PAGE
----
Johanna M. Hoch, Rachel Hogg-Graham. University of Kentucky, Lexington, KY.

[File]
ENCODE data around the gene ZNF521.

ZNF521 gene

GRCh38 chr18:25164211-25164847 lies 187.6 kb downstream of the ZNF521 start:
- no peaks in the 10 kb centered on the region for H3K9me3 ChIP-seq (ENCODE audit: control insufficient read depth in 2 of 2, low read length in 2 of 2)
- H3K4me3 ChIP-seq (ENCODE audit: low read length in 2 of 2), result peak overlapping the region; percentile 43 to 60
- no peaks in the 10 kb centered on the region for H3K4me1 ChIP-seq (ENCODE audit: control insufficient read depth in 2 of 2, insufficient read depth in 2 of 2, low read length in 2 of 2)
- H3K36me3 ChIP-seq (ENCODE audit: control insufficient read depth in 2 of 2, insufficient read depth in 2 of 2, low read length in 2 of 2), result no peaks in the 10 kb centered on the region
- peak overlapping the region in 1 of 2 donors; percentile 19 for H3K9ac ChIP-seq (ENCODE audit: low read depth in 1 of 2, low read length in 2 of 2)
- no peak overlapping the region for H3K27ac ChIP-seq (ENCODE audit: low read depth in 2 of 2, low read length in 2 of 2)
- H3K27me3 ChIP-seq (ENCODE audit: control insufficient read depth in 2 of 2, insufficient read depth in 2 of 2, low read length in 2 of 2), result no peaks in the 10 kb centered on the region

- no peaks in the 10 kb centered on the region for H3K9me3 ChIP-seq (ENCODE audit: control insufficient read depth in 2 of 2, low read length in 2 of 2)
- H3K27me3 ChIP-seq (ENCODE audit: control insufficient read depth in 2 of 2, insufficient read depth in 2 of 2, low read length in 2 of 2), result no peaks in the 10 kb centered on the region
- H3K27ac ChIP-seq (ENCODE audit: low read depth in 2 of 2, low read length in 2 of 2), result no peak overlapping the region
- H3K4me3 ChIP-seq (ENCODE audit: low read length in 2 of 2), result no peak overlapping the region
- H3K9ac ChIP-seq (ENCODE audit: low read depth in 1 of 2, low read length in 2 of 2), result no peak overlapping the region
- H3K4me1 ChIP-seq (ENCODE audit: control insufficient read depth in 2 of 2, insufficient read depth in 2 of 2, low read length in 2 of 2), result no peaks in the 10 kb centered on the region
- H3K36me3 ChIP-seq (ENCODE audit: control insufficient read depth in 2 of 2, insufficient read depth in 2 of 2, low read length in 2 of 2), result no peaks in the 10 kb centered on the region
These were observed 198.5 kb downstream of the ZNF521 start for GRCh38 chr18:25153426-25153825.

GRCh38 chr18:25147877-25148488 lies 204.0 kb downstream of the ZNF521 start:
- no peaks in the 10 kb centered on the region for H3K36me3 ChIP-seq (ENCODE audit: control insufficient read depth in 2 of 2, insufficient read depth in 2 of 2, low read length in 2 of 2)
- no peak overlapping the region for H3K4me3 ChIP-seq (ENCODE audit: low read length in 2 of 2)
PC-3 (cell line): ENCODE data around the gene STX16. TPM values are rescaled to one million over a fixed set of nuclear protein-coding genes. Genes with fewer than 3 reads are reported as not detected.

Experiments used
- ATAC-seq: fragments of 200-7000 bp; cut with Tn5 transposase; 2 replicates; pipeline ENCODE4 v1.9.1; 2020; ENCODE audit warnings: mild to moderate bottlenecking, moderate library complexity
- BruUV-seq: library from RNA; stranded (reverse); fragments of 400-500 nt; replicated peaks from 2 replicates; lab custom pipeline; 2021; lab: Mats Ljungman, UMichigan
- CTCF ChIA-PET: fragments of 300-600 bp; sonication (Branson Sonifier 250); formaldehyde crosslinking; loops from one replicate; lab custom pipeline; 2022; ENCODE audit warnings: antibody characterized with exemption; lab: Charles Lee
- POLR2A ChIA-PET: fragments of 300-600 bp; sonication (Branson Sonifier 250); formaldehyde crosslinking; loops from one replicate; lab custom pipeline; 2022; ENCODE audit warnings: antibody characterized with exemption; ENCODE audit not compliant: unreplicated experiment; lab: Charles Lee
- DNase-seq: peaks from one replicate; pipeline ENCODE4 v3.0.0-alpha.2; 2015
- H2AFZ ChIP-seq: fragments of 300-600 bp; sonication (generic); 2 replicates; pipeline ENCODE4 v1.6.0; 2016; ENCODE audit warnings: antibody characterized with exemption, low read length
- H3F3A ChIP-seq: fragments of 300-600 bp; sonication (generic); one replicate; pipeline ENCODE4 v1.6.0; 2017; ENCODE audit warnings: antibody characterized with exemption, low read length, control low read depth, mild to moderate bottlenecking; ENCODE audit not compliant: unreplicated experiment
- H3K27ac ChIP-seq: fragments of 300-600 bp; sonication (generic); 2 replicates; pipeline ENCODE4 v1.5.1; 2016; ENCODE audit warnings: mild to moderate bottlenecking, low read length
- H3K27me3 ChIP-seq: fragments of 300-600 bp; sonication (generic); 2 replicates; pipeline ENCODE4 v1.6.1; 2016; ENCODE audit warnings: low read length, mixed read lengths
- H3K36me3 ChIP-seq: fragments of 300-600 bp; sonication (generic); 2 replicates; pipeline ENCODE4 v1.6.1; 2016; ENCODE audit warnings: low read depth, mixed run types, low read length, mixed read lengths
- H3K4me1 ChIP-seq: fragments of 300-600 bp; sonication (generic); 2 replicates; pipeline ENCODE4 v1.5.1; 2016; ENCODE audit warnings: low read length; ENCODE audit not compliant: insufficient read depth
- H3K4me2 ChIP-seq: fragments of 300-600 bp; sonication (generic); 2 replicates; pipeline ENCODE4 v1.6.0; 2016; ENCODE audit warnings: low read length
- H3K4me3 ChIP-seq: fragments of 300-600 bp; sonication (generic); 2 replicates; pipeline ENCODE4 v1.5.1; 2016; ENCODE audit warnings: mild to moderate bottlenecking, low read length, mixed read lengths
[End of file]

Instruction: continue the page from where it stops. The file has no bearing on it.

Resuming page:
Background:Recent investigations have turned their attention to outcomes associated with various social determinants of health (SDOH) such as race, ethnicity, income and payor in patients that undergo ACL reconstruction (ACLR). It is imperative that we examine relevant SDOH in relation to ACLR costs and procedures to develop meaningful policies or procedures that address inequities in post-surgical outcomes. Therefore, this study examined the relationships between patient SDOH characteristics, costs, and number of in-scope procedures associated with ACLR encounter data from the Nationwide Ambulatory Surgery Sample (NASS), Healthcare Cost and Utilization Project (HCUP), Agency for Healthcare Research and Quality. Methods:Data from the 2019 NASS and IRB approval were obtained. Patient encounters with a diagnosis code for ACL sprain and CPT code for ACLR, along with all SDOH variables were included (n=57,666). The total charges, number of concomitant in-scope procedures performed, and SDOH variables (race and ethnicity and expected primary payor) were explored. Descriptive statistics were calculated, and chi-square tests and separate analyses of variance were performed. Results:The average total charges for the included patient encounters was $41,572.38±$24,444.13. The average number of CPT codes was 1.8 (range 1-13). Almost 75% of the patients were privately insured (n=41,052). Patients with private insurance had less (1.78±0.77) in-scope CPT codes compared to patients with Medicaid (1.84±0.83, p<0.001) and patients with “other” as their expected payor (1.87±0.82, p<0.001). Patients of white race were more likely to have private insurance and non-white patients were more likely to have Medicaid (p<0.001). White patients had significantly lower total charges compared to non-white patients (p<0.001), and patients with private insurance had lower total charges than patients with Medicaid insurance (p<0.001). Conclusions: Patients of non-white race had more additional surgical procedures performed, were more likely to have Medicaid insurance, and had higher total charges. The literature suggests that these patients are more likely to have poor outcomes than white patients or patients with private insurance. Future research should continue to identify these relationships in post-operative outcomes to support policies to address post-outcome inequities in patient care.

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